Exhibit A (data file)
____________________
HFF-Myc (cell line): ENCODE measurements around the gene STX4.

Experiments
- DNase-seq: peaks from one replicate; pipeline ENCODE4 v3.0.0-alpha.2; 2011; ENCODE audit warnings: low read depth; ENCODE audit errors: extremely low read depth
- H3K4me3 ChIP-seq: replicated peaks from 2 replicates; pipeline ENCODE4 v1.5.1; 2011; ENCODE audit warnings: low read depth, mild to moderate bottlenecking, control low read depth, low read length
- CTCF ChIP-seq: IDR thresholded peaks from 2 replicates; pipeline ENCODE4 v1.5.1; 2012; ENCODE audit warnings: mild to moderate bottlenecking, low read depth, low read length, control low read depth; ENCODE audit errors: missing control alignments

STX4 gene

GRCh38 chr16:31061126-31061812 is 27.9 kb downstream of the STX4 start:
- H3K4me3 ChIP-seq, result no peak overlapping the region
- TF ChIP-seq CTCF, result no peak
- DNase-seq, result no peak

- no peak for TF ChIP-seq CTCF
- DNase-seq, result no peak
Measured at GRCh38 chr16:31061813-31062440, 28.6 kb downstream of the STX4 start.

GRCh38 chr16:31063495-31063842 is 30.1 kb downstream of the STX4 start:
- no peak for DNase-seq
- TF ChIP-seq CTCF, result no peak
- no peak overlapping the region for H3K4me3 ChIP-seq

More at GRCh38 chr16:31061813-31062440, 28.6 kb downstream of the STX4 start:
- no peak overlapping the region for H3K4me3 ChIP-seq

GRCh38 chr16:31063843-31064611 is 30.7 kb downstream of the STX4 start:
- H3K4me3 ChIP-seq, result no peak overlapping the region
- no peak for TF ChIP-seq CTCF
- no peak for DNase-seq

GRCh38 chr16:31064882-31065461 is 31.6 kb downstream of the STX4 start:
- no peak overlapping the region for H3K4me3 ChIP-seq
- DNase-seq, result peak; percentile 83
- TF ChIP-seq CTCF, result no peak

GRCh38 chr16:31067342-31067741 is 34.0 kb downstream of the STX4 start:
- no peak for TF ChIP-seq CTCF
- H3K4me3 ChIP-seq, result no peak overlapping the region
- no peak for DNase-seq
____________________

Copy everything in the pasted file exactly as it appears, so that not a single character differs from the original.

HFF-Myc (cell line): ENCODE measurements around the gene STX4.

Experiments
- DNase-seq: peaks from one replicate; pipeline ENCODE4 v3.0.0-alpha.2; 2011; ENCODE audit warnings: low read depth; ENCODE audit errors: extremely low read depth
- H3K4me3 ChIP-seq: replicated peaks from 2 replicates; pipeline ENCODE4 v1.5.1; 2011; ENCODE audit warnings: low read depth, mild to moderate bottlenecking, control low read depth, low read length
- CTCF ChIP-seq: IDR thresholded peaks from 2 replicates; pipeline ENCODE4 v1.5.1; 2012; ENCODE audit warnings: mild to moderate bottlenecking, low read depth, low read length, control low read depth; ENCODE audit errors: missing control alignments

STX4 gene

GRCh38 chr16:31061126-31061812 is 27.9 kb downstream of the STX4 start:
- H3K4me3 ChIP-seq, result no peak overlapping the region
- TF ChIP-seq CTCF, result no peak
- DNase-seq, result no peak

- no peak for TF ChIP-seq CTCF
- DNase-seq, result no peak
Measured at GRCh38 chr16:31061813-31062440, 28.6 kb downstream of the STX4 start.

GRCh38 chr16:31063495-31063842 is 30.1 kb downstream of the STX4 start:
- no peak for DNase-seq
- TF ChIP-seq CTCF, result no peak
- no peak overlapping the region for H3K4me3 ChIP-seq

More at GRCh38 chr16:31061813-31062440, 28.6 kb downstream of the STX4 start:
- no peak overlapping the region for H3K4me3 ChIP-seq

GRCh38 chr16:31063843-31064611 is 30.7 kb downstream of the STX4 start:
- H3K4me3 ChIP-seq, result no peak overlapping the region
- no peak for TF ChIP-seq CTCF
- no peak for DNase-seq

GRCh38 chr16:31064882-31065461 is 31.6 kb downstream of the STX4 start:
- no peak overlapping the region for H3K4me3 ChIP-seq
- DNase-seq, result peak; percentile 83
- TF ChIP-seq CTCF, result no peak

GRCh38 chr16:31067342-31067741 is 34.0 kb downstream of the STX4 start:
- no peak for TF ChIP-seq CTCF
- H3K4me3 ChIP-seq, result no peak overlapping the region
- no peak for DNase-seq